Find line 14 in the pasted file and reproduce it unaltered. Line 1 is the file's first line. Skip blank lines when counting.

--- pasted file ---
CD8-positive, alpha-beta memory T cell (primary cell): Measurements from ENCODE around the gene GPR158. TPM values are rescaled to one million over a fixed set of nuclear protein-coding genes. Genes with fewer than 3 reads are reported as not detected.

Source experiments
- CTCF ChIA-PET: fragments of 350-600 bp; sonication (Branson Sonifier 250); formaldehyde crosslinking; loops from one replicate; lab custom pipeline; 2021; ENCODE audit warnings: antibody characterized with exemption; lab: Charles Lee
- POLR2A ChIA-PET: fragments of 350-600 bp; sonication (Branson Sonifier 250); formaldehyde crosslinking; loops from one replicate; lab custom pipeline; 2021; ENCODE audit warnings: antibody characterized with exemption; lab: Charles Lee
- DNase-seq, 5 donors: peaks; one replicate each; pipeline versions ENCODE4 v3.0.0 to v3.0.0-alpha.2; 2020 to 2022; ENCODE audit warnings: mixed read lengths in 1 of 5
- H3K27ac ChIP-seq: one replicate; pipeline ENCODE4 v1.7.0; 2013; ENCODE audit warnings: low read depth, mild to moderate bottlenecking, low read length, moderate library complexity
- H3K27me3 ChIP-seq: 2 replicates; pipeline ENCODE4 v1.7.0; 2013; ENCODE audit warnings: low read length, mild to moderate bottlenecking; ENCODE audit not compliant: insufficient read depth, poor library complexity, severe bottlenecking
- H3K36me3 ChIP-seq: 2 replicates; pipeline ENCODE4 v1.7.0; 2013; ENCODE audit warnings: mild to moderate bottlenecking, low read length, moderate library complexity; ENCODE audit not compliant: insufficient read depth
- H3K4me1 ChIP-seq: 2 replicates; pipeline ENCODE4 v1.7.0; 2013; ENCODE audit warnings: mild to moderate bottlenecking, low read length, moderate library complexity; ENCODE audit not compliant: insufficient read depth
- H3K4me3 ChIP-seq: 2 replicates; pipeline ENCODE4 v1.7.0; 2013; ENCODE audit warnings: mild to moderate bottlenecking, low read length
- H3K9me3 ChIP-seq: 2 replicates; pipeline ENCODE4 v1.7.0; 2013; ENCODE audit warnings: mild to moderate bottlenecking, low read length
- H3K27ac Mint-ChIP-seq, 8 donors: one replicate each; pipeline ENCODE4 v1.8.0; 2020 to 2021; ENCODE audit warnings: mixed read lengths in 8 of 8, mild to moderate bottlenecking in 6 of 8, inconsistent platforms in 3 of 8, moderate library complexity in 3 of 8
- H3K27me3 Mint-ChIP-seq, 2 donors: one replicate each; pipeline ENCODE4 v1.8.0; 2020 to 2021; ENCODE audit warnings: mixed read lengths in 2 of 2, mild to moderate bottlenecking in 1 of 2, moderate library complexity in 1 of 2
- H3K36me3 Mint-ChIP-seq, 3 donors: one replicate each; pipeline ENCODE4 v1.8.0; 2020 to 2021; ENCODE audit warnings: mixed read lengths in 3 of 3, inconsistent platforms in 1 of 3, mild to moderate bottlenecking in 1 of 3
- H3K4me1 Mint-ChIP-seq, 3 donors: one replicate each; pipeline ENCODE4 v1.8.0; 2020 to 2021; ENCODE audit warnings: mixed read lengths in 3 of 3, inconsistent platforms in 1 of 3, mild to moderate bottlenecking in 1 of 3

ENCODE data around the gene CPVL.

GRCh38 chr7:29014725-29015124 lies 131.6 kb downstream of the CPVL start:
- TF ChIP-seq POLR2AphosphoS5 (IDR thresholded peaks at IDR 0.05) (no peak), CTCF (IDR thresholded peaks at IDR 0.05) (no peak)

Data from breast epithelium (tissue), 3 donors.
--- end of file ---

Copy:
- H3K36me3 Mint-ChIP-seq, 3 donors: one replicate each; pipeline ENCODE4 v1.8.0; 2020 to 2021; ENCODE audit warnings: mixed read lengths in 3 of 3, inconsistent platforms in 1 of 3, mild to moderate bottlenecking in 1 of 3